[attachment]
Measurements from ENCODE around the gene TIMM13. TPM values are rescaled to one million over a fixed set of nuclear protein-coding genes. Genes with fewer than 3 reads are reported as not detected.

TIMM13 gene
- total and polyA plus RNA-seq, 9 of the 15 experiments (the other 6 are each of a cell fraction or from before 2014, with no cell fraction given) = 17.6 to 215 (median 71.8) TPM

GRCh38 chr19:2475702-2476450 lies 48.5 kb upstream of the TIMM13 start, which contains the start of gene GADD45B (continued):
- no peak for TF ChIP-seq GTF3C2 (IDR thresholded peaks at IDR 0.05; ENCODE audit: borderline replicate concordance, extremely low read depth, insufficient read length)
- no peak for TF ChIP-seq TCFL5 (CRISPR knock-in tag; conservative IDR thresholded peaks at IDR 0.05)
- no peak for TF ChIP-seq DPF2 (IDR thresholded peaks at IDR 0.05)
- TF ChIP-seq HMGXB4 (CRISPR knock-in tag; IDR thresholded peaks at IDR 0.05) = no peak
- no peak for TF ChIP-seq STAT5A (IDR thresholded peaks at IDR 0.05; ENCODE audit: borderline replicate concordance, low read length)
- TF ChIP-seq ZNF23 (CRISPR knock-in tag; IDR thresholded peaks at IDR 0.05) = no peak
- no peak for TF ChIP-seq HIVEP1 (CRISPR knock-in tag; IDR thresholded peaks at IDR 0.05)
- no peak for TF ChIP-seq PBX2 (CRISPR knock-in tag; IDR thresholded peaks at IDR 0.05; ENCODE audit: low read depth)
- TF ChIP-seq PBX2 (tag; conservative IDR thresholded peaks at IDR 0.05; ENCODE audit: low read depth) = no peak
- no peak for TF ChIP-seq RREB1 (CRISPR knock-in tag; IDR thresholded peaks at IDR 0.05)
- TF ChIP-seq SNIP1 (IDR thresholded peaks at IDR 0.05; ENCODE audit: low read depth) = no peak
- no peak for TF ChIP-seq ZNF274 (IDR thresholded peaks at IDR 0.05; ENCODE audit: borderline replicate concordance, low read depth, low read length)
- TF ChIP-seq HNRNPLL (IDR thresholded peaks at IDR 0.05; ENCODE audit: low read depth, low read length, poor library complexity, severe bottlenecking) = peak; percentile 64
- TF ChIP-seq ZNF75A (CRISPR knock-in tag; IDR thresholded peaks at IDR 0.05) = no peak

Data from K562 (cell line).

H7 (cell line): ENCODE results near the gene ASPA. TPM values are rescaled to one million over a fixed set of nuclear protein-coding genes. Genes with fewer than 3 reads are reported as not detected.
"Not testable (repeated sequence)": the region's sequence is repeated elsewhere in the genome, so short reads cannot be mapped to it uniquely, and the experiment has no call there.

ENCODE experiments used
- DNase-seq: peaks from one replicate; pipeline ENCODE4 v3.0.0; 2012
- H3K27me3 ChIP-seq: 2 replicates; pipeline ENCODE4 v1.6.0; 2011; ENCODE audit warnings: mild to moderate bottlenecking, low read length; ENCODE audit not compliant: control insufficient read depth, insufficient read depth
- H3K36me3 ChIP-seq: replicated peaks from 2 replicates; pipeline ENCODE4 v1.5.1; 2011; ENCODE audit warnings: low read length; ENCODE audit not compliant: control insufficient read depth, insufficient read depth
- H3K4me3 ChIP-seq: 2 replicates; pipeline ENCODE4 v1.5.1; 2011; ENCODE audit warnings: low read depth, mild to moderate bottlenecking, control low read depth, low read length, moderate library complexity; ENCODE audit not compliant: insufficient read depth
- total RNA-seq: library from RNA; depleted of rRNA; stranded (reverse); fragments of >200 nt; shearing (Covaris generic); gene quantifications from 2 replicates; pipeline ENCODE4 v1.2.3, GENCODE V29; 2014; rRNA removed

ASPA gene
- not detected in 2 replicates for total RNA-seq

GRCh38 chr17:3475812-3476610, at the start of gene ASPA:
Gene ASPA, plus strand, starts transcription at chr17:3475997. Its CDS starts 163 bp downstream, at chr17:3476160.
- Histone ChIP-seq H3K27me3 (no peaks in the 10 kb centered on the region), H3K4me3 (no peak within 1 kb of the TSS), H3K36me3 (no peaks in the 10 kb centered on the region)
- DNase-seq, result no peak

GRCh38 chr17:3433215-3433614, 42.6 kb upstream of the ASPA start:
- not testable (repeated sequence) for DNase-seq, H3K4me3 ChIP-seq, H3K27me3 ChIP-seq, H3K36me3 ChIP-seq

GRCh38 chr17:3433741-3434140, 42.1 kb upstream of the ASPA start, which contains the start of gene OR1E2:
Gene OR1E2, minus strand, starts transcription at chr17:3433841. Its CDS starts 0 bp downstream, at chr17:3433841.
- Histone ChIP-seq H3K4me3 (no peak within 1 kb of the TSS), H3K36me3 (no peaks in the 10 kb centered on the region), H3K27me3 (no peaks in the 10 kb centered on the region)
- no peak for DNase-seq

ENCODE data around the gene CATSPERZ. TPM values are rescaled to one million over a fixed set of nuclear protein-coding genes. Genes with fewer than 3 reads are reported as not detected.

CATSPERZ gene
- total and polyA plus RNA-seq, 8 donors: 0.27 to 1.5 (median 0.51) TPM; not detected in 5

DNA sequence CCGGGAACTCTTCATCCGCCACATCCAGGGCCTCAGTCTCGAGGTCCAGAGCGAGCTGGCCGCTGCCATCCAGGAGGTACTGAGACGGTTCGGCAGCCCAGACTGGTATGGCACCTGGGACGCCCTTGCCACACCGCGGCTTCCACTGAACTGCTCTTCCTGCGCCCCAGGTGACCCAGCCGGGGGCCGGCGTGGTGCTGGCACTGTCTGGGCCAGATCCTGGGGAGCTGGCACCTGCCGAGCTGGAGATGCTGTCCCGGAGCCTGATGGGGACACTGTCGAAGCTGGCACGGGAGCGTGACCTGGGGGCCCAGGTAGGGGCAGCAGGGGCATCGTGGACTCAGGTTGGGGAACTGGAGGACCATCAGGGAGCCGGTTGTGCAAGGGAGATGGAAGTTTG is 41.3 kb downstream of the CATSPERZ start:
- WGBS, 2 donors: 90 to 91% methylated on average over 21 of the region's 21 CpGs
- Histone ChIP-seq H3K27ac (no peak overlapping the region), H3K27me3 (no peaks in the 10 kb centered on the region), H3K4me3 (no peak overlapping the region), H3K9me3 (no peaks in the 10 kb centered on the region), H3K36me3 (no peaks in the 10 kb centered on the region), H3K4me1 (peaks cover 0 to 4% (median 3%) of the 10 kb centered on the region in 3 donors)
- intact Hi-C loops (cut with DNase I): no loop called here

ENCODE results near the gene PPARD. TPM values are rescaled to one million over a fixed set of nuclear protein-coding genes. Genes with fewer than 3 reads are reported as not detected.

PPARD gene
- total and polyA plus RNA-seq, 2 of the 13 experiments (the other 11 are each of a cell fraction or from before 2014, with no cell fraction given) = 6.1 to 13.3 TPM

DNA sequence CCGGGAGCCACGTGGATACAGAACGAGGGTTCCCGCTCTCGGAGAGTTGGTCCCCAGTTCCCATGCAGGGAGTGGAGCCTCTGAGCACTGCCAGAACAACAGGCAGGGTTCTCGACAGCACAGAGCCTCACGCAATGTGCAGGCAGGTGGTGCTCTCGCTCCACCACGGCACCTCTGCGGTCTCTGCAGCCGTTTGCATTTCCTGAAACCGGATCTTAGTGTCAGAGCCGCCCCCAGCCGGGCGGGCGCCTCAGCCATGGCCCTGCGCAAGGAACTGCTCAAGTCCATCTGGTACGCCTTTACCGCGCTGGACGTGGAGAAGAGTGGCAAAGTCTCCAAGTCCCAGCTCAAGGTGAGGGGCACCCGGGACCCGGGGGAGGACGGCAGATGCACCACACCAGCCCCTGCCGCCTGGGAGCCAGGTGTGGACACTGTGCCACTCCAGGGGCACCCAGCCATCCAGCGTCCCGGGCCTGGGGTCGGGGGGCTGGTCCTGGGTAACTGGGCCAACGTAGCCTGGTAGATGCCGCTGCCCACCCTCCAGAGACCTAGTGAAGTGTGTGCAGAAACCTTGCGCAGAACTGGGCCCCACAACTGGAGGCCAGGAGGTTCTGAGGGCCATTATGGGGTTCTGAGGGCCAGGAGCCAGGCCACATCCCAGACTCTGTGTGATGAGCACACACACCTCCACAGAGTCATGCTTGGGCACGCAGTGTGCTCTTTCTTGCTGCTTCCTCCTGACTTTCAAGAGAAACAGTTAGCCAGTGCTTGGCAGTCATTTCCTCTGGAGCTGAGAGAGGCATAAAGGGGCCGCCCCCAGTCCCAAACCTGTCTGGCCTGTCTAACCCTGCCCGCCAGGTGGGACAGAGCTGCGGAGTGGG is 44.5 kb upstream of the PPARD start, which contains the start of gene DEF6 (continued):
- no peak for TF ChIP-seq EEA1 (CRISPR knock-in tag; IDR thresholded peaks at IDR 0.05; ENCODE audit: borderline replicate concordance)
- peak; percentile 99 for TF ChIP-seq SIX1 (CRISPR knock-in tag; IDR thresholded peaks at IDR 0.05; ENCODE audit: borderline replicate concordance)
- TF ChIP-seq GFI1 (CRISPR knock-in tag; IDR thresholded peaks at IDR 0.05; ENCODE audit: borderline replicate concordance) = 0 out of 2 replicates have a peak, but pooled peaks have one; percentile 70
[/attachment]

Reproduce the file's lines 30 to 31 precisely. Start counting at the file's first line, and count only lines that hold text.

GRCh38 chr17:3475812-3476610, at the start of gene ASPA:
Gene ASPA, plus strand, starts transcription at chr17:3475997. Its CDS starts 163 bp downstream, at chr17:3476160.